Several investigations have observed positive associations between good nutritional status, as indicated by micronutrients, and cognitive measures; however, these associations may not be causal. Genetic polymorphisms that affect nutritional biomarkers may be useful for providing evidence for associations between micronutrients and cognitive measures. As part of the Healthy Ageing across the Life Course (HALCyon) program, men and women aged between 44 and 90 y from 6 UK cohorts were genotyped for polymorphisms associated with circulating concentrations of iron [rs4820268 transmembrane protease, serine 6 (TMPRSS6) and rs1800562 hemochromatosis (HFE)], vitamin B-12 [(rs492602 fucosyltransferase 2 (FUT2)], vitamin D ([rs2282679 group-specific component (GC)] and β-carotene ([rs6564851 beta-carotene 15,15'-monooxygenase 1 (BCMO1)]. Meta-analysis was used to pool within-study effects of the associations between these polymorphisms and the following measures of cognitive capability: word recall, phonemic fluency, semantic fluency, and search speed. Among the several statistical tests conducted, we found little evidence for associations. We found the minor allele of rs1800562 was associated with poorer word recall scores [pooled β on Z-score for carriers vs. noncarriers: −0.05 (95% CI: −0.09, −0.004); P = 0.03, n = 14,105] and poorer word recall scores for the vitamin D–raising allele of rs2282679 [pooled β per T allele: −0.03 (95% CI: −0.05, −0.003); P = 0.03, n = 16,527]. However, there was no evidence for other associations. Our findings provide little evidence to support associations between these genotypes and cognitive capability in older adults. Further investigations are required to elucidate whether the previous positive associations from observational studies between circulating measures of these micronutrients and cognitive performance are due to confounding and reverse causality.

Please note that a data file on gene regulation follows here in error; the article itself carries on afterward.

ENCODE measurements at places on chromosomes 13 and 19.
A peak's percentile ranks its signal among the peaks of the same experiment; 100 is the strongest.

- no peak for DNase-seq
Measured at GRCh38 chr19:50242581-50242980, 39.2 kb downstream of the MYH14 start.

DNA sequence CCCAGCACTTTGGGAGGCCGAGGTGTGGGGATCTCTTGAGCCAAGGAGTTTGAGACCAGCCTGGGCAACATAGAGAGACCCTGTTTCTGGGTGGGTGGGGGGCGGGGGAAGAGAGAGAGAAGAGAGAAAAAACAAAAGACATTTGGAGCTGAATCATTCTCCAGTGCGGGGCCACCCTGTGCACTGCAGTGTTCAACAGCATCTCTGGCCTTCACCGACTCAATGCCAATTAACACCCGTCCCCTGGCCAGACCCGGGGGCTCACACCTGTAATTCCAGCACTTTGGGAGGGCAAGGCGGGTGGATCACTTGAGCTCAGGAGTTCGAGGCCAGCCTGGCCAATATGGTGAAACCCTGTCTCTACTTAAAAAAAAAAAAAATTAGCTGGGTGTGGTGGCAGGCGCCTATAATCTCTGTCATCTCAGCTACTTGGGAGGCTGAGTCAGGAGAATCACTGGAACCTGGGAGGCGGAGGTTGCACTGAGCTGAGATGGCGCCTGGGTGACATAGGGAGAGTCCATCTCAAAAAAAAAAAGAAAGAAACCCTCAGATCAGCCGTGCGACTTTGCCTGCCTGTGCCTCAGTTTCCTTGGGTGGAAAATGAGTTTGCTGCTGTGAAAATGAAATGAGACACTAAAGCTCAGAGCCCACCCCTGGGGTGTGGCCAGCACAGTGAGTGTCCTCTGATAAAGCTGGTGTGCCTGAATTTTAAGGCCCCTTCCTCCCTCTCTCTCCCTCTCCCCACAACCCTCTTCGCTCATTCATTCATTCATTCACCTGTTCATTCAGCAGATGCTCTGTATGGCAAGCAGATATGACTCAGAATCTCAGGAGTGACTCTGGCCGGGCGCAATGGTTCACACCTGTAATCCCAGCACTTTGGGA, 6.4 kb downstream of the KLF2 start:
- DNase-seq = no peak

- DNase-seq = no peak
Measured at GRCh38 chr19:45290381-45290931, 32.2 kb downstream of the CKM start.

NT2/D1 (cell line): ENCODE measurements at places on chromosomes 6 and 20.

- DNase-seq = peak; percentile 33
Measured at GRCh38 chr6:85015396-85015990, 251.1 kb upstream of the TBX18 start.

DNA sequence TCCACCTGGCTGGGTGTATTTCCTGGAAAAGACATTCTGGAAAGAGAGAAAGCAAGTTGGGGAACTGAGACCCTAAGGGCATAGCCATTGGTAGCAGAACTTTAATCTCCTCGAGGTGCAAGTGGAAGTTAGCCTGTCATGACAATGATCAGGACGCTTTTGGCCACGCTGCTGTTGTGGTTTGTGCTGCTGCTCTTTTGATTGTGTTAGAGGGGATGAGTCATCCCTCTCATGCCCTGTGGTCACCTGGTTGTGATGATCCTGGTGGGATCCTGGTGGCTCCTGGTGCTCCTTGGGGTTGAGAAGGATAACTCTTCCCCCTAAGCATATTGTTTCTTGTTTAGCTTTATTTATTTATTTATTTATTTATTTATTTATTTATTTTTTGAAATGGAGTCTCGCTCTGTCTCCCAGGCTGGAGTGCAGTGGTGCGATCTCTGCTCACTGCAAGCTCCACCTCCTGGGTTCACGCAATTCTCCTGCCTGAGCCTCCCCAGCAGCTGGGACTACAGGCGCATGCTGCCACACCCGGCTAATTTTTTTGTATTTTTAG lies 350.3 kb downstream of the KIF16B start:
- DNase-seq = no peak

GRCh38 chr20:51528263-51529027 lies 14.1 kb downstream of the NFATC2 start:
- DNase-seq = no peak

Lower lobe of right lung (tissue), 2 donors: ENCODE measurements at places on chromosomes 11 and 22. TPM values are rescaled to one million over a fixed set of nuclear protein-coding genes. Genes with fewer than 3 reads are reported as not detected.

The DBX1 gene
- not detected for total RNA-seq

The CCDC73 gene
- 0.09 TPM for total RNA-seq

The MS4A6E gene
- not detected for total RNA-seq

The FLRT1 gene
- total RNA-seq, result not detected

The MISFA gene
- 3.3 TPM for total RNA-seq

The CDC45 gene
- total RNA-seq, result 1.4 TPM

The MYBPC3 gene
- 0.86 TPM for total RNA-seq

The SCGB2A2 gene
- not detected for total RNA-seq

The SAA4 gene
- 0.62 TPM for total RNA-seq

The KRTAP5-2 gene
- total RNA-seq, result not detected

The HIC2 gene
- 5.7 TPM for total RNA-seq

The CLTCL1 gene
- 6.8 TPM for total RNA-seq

doi:10.3945/jn.112.171520
PMCID: PMC3738233  PMID: 23468552
3.  Benefits of educational attainment on adult fluid cognition: international evidence from three birth cohorts 
Background Educational attainment is highly correlated with social inequalities in adult cognitive health; however, the nature of this correlation is in dispute. Recently, researchers have argued that educational inequalities are an artefact of selection by individual differences in prior cognitive ability, which both drives educational attainment and tracks across the rest of the life course. Although few would deny that educational attainment is at least partly determined by prior cognitive ability, a complementary, yet controversial, view is that education has a direct causal and lasting benefit on cognitive development.
Methods We use observational data from three birth cohorts, with cognition measured in adolescence and adulthood. Ordinary least squares regression was used to model the relationship between adolescent cognition and adult fluid cognition and to test the sensitivity of our analyses to sample selection, projection and backdoor biases using propensity score matching.